Voices of Ramadhans past..

By Sara F
March 14, 2020

 Memory is a very peculiar thing. Mine especially. In our family, it is common knowledge that my dad passed on ‘the forgetful gene’ to all his children. I have a rather unreliable (or perhaps selective) short-term memory, but astonishingly remember certain vivid details of incidents that happened 15, 20 and 25 years ago.

I have been fasting Ramadan properly since 2004. And in all those years, I don’t believe I have had one quite like the one I had in 2008 (or perhaps it was 2007? )

I am usually at school for most Ramadans but for some reason that  year, I spent most of it at home with my mum. I think my dad had travelled. Anyway, I remember it was very quiet in the afternoons because I believe this was the period my dad banned TV completely from our home. (story for another day lol)

I can’t really remember much of what we did during the day but I remember the many Iftaar nights we spent together. We’d come back from the Maghrib prayers at the neighbourhood mosque ready to tuck into the meal we cooked earlier in the afternoon (to be fair, mum cooked most of it). Then we’d snack on super-dehydrated dates whilst listening to her battery-operated radio and its countless agony-aunt-type shows, chit-chatting away in the living room (or parlour, as we called it back then ). Afterwards, the inevitable power cut will happen, and we’d move the “party” outside to our little porch overlooking the compound.

I would recite my Hifdh (Quran Memorisation) to her whilst we both swatted at mosquitoes and waved our hand-fans furiously to get some respite from the unrelenting heat and humidity. The wind was still, so nothing moved. The air was so thick and heavy, you could cut it with a knife. Some nights, the ’Isha Adhaan from the neighbourhood mosques will travel into our compound as well..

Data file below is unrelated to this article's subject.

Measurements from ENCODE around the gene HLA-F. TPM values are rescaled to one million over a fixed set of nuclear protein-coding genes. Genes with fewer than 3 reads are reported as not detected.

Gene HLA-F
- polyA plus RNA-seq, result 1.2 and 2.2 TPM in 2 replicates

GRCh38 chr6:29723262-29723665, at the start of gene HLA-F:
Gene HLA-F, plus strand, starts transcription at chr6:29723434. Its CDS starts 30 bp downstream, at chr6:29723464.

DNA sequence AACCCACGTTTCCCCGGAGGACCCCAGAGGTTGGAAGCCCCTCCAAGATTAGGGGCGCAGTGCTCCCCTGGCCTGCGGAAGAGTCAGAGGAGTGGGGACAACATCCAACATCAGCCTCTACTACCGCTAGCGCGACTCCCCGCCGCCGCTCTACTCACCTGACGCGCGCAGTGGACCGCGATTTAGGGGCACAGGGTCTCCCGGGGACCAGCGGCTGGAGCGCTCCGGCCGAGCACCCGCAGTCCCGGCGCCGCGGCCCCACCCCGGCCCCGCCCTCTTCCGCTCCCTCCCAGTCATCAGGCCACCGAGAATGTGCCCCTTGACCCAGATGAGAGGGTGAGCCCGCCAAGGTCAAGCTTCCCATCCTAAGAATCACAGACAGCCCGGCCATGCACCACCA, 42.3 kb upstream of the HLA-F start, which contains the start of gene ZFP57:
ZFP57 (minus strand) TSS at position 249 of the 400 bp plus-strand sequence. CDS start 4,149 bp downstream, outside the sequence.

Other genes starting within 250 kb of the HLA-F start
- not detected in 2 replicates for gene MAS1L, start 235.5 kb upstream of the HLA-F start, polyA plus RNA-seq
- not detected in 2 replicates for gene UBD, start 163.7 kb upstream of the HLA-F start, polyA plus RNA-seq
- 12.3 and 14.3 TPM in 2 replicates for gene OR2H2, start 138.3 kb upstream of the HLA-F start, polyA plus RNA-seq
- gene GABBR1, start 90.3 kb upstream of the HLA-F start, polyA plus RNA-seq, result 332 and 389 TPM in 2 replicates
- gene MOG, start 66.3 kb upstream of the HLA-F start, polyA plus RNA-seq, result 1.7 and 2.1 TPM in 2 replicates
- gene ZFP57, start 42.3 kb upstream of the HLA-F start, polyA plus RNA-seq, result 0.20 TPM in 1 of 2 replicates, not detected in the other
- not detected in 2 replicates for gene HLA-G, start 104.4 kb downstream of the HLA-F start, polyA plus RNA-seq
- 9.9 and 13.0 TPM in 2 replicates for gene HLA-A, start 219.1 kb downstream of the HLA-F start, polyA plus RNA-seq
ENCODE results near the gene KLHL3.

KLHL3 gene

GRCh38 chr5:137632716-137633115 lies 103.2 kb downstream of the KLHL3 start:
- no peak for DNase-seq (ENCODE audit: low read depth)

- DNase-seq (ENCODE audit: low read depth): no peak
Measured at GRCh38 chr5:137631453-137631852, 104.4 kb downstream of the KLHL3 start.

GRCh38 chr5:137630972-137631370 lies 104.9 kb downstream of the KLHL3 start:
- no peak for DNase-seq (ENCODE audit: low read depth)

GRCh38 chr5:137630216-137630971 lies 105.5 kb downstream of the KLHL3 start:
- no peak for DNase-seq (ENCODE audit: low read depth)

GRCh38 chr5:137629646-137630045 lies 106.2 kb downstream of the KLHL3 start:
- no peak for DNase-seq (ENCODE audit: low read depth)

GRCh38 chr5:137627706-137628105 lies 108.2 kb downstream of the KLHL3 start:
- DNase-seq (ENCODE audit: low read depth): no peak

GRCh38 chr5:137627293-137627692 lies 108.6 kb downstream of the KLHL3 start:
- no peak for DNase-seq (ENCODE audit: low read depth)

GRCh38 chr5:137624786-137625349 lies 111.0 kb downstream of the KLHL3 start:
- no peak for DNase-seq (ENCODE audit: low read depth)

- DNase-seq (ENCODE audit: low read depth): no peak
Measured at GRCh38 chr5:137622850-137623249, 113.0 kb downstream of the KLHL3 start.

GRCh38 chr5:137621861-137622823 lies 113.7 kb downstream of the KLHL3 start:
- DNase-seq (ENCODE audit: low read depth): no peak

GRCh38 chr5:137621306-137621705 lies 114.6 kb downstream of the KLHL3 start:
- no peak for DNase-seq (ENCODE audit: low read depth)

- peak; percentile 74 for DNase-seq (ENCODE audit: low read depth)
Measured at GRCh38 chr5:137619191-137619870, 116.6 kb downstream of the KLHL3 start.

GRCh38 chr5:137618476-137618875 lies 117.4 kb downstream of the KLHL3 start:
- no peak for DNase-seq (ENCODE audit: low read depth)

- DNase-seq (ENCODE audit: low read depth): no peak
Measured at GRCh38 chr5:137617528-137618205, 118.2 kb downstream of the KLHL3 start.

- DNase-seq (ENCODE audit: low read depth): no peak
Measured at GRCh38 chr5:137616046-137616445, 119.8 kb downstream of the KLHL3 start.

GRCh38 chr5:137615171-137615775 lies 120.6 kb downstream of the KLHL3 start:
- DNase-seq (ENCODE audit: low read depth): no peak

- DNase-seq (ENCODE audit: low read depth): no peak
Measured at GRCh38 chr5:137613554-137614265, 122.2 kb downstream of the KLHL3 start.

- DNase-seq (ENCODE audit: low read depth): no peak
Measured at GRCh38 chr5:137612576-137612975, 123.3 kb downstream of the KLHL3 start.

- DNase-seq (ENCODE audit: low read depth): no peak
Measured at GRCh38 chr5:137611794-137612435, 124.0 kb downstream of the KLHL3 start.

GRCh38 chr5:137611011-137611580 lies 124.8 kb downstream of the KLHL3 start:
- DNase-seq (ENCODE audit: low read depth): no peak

Eventually, we’d pray ‘Isha together on the porch and thereafter lie down on our mats whilst the radio crackled on.. Mum would wake me up hours later to go to my bed but I mostly always ended up in her room.

It’s 4 am and my mum is waking me up for Qiyaam al Layl (the night prayer).

“Fowoke”;  she’d call gently at first, as she pottered around the bedroom’s en-suite, making her Wudhu and brushing her teeth. She did all this as noisily as possible. I guess in an attempt to try and rouse me. Try again, mum. lol 

“Fowoke!! Fowoke” !!! She’s not being so subtle now.

I think I hear someone calling me but they sound so faraway!

(I am a deep sleeper). Being a mum didn’t take that away from me; ask my children. I’m sure they spent a lot of time as babies screaming their heads off in their cot-bed whilst mummy slept happily. #sorrynotsorry

Also, I’m sure mum splashed water on my face a couple of times in an attempt to  wake me up.  😩😩

Anyway, I finally open my eyes to the voice that’s now gotten considerably louder. “I’ve been trying to wake you up since 3:00am”, it says

“Come and pray tahajjud before Fajr comes in”

I rub the sleep from my eyes and make my way to the bathroom to perform my ablution. I’m fully awake now and it’s time to ask for THAT ONE THING I wanted:



(to be continued…)


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